Ears to Hear: Listening as Worship

In order to benefit from preaching we must not only view preaching in a new light, but we must rethink what is involved in listening to preaching.

Contrary to what most people assume, listening is not passive; listening is a very active engagement with another. To really listen to someone takes great effort. It calls for patience and respect; we will not spend time listening to someone we do not respect. It demonstrates love to others; we show people love when we choose to listen to them rather than ignore them.

True listening does not happen naturally; it is a learned habit. People need to learn to listen, and learn how to listen. The possession of a listening heart is the result of active discipline. It does not come without a fight.

This is an important truth to emphasize at a time when preaching is considered to be merely “a lecture” and listening is decried as “inactive” and “non-participatory.” Those who make such claims understand neither preaching nor listening. Preaching is just as vital a component of worship as music, prayer, offering, drama, or whatever else we include in sacred gathering. Since preaching is worship, we have a responsibility to be engaged with it, think through it, and remember it – in other words, to actively participate through attentive listening. True participation in preaching involves more than simply hearing words. Instead, it involves – even better, it demands – attentiveness.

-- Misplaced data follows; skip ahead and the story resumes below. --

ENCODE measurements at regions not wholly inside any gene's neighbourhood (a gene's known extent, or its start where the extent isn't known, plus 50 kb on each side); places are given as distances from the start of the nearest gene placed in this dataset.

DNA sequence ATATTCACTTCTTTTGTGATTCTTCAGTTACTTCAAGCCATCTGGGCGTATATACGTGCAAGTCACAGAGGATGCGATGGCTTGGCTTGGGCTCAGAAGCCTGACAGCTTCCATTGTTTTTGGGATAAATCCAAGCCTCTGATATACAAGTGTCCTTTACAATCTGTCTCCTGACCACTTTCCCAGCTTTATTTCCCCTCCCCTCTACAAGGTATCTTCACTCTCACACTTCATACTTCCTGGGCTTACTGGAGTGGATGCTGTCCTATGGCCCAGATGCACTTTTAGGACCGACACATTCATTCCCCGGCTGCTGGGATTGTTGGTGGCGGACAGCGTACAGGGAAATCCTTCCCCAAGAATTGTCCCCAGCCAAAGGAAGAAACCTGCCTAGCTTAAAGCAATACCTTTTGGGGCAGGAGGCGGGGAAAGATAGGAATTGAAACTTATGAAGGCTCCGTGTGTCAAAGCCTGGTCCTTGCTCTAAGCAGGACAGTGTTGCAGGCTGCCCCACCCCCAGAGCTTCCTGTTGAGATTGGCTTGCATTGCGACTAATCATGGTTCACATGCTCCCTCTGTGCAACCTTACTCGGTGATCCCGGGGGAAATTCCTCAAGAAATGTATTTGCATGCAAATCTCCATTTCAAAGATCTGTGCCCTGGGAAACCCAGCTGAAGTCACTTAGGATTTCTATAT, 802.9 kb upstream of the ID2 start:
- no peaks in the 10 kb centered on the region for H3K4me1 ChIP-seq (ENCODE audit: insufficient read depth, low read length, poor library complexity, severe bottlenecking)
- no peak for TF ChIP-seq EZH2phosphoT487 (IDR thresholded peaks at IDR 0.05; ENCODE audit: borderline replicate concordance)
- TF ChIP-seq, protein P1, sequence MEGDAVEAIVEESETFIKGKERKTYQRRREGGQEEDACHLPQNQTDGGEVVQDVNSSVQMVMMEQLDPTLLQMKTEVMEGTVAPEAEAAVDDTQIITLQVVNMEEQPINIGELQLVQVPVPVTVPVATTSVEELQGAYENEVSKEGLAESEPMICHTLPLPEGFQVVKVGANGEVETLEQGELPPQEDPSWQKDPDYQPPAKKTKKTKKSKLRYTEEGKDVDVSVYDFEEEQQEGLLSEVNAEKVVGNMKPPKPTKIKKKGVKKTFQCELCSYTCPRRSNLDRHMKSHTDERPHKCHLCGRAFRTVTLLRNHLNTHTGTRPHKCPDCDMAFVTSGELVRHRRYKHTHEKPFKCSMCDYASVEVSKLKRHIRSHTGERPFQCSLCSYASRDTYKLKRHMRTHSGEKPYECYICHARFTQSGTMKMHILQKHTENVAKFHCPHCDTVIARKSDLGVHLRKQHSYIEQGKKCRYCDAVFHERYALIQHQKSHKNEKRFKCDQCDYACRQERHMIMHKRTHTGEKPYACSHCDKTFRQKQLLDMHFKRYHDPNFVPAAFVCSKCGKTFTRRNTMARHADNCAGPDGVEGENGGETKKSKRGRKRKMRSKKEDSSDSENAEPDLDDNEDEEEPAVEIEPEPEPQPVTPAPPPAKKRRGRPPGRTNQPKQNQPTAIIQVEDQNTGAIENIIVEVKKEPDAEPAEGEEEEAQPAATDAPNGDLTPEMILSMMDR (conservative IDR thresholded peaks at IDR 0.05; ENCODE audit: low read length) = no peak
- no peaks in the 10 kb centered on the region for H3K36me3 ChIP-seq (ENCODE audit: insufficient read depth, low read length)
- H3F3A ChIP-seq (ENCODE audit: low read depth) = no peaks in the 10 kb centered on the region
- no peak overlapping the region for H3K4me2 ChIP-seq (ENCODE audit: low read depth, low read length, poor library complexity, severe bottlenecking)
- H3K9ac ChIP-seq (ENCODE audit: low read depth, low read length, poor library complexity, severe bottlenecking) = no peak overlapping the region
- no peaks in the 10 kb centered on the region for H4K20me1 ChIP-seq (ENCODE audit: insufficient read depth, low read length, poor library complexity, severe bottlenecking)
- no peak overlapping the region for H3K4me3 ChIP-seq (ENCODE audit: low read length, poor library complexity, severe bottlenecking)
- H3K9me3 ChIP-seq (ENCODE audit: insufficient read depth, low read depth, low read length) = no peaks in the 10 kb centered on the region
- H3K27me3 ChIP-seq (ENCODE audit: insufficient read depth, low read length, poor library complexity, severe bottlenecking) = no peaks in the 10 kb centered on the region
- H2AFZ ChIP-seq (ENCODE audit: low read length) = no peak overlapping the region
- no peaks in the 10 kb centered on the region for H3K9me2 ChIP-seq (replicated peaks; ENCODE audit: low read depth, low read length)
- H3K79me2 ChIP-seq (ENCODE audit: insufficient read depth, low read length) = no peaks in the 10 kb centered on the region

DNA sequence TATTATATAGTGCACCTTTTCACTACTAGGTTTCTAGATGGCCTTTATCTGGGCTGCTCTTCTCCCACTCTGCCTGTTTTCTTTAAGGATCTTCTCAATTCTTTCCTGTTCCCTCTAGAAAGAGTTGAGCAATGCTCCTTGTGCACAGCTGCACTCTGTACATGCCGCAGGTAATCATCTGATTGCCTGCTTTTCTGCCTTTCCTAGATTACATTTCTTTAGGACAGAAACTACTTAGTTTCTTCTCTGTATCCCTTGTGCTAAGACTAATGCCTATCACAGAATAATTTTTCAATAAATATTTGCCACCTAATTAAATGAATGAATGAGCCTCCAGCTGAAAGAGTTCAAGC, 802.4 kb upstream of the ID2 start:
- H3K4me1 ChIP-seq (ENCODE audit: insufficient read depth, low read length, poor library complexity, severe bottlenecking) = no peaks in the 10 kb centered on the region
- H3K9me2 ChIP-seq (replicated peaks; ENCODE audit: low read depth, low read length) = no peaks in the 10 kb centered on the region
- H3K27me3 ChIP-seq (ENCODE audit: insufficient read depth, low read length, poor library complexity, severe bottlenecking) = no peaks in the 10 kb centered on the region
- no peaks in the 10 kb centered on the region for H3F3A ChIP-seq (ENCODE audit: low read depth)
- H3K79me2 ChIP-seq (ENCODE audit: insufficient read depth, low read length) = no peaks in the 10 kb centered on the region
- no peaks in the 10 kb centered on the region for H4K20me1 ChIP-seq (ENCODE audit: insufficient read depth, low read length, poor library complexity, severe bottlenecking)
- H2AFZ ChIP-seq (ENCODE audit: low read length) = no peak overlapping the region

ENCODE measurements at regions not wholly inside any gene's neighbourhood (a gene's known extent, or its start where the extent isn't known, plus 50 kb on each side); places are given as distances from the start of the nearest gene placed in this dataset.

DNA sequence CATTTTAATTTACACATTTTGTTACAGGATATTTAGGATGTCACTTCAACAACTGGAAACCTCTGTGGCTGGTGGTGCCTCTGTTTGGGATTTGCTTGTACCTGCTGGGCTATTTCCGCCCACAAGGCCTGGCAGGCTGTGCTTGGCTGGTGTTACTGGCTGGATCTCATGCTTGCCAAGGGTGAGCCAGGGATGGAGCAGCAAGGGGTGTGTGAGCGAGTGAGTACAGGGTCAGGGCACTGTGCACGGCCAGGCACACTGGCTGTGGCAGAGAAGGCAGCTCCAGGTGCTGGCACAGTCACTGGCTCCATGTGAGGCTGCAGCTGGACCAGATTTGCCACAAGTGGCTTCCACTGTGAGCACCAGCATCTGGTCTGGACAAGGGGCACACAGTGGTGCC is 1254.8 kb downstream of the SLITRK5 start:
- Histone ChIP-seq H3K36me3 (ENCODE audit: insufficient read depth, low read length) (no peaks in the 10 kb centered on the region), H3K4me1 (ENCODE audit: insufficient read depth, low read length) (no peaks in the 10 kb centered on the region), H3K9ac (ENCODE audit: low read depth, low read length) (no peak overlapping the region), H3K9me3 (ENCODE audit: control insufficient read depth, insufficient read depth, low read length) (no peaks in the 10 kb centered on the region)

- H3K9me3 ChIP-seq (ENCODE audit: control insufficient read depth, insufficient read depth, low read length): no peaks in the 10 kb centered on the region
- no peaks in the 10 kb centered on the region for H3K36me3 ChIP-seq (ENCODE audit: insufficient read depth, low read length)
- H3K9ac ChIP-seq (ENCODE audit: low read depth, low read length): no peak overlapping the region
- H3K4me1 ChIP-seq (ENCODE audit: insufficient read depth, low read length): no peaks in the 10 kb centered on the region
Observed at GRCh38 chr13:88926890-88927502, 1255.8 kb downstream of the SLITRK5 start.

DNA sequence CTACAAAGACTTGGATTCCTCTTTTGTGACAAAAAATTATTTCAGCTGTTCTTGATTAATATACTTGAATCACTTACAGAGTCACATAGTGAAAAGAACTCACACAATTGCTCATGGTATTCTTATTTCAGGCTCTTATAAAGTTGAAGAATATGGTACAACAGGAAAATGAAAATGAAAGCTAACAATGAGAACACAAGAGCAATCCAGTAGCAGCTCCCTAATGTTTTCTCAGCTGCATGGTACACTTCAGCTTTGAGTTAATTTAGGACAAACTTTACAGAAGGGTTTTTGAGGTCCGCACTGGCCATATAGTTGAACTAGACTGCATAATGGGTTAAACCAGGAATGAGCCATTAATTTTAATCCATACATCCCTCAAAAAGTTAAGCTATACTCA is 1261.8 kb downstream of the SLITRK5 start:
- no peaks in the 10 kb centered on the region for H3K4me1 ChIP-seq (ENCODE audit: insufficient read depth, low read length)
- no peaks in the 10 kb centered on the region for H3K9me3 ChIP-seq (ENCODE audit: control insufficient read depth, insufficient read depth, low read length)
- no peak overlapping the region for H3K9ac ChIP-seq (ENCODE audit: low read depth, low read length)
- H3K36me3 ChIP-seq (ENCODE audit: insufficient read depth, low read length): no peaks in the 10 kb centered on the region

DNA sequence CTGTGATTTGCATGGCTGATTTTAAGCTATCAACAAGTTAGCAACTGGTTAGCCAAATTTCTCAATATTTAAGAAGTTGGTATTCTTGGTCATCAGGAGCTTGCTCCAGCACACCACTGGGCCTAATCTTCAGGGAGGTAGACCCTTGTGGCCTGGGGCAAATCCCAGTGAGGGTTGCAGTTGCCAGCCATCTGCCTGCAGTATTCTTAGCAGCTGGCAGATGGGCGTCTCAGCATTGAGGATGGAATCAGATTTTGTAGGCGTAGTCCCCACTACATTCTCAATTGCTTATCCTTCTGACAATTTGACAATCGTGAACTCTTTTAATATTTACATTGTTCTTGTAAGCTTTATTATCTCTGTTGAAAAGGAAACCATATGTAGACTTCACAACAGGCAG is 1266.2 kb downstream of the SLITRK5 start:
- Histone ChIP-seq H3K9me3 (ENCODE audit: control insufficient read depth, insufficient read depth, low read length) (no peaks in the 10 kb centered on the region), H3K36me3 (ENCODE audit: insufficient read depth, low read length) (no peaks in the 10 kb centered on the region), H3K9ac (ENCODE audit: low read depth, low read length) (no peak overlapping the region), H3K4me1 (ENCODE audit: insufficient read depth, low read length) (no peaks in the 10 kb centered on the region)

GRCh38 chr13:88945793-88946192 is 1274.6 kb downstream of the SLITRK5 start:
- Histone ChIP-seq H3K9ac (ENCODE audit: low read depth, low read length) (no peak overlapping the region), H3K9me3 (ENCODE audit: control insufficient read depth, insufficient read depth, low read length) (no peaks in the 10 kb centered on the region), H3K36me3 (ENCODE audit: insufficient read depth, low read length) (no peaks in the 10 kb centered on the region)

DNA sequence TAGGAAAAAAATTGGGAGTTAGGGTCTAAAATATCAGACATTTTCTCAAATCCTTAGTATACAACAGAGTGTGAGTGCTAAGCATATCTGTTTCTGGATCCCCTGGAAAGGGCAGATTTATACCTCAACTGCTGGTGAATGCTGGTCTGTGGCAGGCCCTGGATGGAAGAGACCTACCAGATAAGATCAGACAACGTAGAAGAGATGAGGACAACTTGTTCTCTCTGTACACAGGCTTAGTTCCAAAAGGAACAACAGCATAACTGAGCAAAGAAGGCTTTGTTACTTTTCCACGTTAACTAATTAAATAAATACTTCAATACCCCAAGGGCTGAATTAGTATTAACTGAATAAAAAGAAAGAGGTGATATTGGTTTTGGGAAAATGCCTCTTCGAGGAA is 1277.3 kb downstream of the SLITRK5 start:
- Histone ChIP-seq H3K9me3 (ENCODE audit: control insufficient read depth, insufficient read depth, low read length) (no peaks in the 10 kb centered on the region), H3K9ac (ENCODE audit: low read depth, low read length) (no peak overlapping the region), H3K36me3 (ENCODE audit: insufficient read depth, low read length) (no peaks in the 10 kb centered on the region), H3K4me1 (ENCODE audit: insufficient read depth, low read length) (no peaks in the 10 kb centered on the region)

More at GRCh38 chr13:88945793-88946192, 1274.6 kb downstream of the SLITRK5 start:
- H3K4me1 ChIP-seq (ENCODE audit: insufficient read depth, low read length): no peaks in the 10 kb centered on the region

Once, in the middle of an argument with my wife, I said to her (partially in jest), “I see your mouth moving, but all I hear is ‘blah, blah, blah.’” As you might guess, she did not think this comment was humorous. This is how some people hear preaching. Because they are unwilling to put effort into listening, they soon lose the preacher. His or her words lose their meaning and begin to sound like, “blah, blah, blah.”

Losing our ability to listen puts us in a dangerous position. When we lose our ability to listen to God, we can no longer be changed. Love to God begins with listening to God’s word.[6] If we are unable to listen, then we will remain deaf to God’s voice. We will possess ears, but we will be unable to hear![7] Therefore, it is vital that we learn how to quiet our hearts before God and assume the position of simply listening. We must learn that listening is more than waiting for our turn to talk![8]

When we lose our ability to listen, we do not become completely deaf. Instead, our hearing becomes selective. We only choose to hear that which we want to hear. We become unable to hear anything that is troubling, challenging, or convicting. We only listen to that which affirms our preconceptions. We become hard of heart, unable to be changed, because we are unwilling to listen. We do not stop hearing altogether; we simply seek out those who say what we want to hear.

This is what Paul refers to in his final letter to his favorite son in the faith, Timothy. “For the time will come when they will not endure sound doctrine; but wanting to have their ears tickled, they will accumulate for themselves teachers in accordance to their own desires; and will turn away their ears from the truth, and will turn aside to myths” (2 Timothy 4:3-4).[9]

If a preacher truly proclaims God’s word, you will not like everything you hear. Preaching not only comforts and consoles; it also challenges, confronts, and convicts. “All Scripture is inspired by God and profitable for teaching, for reproof, for correction, for training in righteousness” (2 Tim. 3:16). The teaching may be difficult at times, the reproof may be hard to hear, the correction may seem like meddling, and the training may be rigorous and demanding.